The Celtic Orthodox Church (COC) is a small autocephalous church which derives from the church formerly known as the Catholic Apostolic Church and, before that, as the Ancient British Church and the Orthodox Church of the British Isles (OCBI), which was constituted by the Syriac Orthodox Church to develop an Orthodox church in the Western (Celtic) tradition without recourse to its Oriental roots.
The Communion of Western Orthodox Churches, also known as the Western Orthodox Church, is a communion of Christian churches of Orthodox tradition, standing alongside the Eastern Orthodox and Oriental Orthodox communions. The Western Orthodox communion is distinguished by its adherence to the liturgical and spiritual customs of western Christianity.
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The Anglican Communion is the third largest Christian communion. Founded in 1867 in London, England, the communion currently has 85 million members within the Church of England and other national and regional churches in full communion. The traditional origins of Anglican doctrines are summarised in the Thirty-nine Articles (1571). The Archbishop of Canterbury in England acts as a focus of unity, recognised as primus inter pares, but does not exercise authority in Anglican provinces outside of the Church of England.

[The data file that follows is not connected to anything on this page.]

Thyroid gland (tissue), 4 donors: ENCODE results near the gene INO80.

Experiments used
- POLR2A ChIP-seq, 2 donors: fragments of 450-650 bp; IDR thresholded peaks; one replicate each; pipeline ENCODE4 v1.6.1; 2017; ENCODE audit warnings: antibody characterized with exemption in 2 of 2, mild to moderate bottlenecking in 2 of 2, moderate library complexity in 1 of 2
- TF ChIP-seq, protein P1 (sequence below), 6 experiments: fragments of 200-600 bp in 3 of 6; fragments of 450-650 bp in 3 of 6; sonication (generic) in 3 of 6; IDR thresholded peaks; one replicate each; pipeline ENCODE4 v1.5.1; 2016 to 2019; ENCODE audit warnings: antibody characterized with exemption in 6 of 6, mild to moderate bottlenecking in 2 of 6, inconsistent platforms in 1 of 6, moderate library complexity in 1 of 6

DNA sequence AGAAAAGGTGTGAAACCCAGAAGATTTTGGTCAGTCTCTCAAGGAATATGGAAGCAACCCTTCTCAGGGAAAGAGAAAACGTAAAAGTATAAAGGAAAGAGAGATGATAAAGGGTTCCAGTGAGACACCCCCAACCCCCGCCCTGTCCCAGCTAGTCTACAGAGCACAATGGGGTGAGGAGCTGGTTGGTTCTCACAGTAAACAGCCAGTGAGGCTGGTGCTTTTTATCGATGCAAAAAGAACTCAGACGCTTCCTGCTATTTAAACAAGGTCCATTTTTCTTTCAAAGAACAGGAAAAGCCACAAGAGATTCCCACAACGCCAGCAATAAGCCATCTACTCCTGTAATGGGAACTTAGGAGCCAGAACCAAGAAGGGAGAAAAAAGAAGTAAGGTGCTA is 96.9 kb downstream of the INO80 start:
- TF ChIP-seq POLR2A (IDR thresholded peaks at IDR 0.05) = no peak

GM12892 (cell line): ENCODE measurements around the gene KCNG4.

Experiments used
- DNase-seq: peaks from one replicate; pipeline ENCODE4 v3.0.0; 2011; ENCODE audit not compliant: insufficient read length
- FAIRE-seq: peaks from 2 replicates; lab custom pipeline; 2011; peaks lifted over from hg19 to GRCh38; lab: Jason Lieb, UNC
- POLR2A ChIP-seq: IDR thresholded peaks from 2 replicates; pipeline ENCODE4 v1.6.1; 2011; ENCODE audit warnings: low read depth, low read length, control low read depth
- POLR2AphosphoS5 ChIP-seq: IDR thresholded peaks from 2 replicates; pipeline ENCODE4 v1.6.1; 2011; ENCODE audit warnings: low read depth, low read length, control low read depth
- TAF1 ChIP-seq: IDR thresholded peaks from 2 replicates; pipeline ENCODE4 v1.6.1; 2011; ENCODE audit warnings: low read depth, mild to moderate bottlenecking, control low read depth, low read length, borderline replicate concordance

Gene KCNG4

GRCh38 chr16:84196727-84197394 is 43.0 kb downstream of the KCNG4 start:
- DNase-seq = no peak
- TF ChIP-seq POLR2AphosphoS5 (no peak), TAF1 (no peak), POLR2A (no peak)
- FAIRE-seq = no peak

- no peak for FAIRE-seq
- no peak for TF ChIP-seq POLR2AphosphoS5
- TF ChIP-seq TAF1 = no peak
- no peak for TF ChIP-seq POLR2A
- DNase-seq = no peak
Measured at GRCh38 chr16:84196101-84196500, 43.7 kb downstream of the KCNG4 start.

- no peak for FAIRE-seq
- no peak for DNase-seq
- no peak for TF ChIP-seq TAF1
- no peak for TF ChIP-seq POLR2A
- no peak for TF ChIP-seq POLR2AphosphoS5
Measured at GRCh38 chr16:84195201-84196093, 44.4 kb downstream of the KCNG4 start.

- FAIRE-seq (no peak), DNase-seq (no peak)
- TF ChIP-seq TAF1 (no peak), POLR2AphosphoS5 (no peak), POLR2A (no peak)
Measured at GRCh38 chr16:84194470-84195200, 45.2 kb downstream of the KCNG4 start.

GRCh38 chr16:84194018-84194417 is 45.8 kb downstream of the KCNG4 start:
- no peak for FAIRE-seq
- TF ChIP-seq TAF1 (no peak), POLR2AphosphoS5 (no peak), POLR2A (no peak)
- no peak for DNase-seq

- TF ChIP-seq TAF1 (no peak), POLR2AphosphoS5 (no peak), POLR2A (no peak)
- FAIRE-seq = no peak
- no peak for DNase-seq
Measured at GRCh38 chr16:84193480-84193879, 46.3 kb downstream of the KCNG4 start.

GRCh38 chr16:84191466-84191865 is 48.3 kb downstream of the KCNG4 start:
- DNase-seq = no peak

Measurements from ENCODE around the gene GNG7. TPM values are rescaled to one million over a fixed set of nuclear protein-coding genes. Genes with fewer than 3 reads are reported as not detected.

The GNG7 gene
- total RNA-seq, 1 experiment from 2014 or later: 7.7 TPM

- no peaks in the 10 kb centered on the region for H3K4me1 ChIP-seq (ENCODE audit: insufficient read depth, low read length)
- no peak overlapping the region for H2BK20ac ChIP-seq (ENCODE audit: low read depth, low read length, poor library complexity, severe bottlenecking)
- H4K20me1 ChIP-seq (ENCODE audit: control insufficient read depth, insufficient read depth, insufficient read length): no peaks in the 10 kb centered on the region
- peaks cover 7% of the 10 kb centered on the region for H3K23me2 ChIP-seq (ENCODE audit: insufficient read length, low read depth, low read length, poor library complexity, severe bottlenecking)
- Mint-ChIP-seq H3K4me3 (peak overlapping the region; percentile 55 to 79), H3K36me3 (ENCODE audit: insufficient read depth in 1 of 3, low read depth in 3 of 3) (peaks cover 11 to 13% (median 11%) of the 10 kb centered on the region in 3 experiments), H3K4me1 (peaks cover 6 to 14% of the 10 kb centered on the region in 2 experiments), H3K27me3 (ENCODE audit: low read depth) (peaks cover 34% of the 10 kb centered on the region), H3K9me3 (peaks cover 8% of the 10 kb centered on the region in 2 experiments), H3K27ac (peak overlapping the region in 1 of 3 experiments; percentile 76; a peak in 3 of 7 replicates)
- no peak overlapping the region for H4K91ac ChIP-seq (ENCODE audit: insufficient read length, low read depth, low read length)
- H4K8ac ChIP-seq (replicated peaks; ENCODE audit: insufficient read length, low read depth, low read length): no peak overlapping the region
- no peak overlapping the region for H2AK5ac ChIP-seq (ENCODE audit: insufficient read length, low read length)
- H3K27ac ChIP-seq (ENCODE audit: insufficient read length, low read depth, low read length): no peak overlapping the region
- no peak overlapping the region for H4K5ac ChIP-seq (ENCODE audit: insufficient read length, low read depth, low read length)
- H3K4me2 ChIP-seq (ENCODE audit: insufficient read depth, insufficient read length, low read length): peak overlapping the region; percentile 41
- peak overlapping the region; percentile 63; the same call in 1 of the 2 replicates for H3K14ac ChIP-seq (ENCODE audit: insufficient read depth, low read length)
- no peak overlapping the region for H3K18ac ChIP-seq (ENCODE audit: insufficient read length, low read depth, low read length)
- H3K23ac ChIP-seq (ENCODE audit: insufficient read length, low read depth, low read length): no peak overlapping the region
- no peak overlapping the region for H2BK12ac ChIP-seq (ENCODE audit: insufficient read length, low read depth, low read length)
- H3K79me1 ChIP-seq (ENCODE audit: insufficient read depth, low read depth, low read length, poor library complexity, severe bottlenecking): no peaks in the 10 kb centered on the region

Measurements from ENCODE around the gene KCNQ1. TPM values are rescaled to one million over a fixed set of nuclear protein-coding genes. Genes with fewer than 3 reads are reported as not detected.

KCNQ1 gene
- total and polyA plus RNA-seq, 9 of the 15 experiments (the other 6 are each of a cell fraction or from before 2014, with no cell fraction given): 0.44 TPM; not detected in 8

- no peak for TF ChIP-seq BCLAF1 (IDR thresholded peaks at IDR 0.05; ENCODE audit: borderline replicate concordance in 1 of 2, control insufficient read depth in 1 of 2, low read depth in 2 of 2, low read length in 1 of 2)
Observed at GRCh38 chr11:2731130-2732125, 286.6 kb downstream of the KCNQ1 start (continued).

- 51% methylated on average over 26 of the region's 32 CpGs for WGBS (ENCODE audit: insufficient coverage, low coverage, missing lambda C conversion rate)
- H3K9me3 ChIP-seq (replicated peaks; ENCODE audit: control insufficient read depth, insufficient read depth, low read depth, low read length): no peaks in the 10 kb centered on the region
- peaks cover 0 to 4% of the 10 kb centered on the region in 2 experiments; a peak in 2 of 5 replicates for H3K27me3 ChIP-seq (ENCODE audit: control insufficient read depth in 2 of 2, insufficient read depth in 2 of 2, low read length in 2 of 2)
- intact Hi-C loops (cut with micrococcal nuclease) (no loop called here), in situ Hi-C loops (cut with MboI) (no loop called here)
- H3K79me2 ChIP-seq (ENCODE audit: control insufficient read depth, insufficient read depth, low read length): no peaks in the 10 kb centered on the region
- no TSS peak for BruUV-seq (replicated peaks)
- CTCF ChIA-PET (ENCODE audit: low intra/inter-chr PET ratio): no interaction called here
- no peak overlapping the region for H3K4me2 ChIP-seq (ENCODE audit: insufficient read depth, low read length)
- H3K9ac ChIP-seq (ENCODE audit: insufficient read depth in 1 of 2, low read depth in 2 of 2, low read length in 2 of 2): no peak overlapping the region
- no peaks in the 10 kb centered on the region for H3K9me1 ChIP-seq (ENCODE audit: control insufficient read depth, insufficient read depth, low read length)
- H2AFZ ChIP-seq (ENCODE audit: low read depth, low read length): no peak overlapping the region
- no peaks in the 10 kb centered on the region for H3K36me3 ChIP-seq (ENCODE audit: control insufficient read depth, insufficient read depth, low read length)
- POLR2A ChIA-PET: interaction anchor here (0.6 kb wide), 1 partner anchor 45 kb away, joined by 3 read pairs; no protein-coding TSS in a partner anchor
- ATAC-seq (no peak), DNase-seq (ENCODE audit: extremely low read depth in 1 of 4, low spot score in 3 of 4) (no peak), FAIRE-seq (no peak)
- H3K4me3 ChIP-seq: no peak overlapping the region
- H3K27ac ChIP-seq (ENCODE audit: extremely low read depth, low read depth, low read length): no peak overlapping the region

An episcopal polity is a hierarchical form of church governance in which the chief local authorities are called bishops. It is the structure used by many of the major Christian Churches and denominations, such as the Catholic, Eastern Orthodox, Oriental Orthodox, Church of the East, Anglican, and Lutheran churches or denominations, and other churches founded independently from these lineages.
The Eastern Orthodox Church, officially the Orthodox Catholic Church, is the second-largest Christian church, with approximately 260 million baptised members. It operates as a communion of autocephalous churches, each governed by its bishops in local synods. Roughly half of Eastern Orthodox Christians live in Russia. The church has no central doctrinal or governmental authority analogous to the Bishop of Rome, but the Ecumenical Patriarch of Constantinople is recognised by all as primus inter pares of the bishops. As one of the oldest surviving religious institutions in the world, the Eastern Orthodox Church has played a prominent role in the history and culture of Eastern and Southeastern Europe, the Caucasus, and the Near East.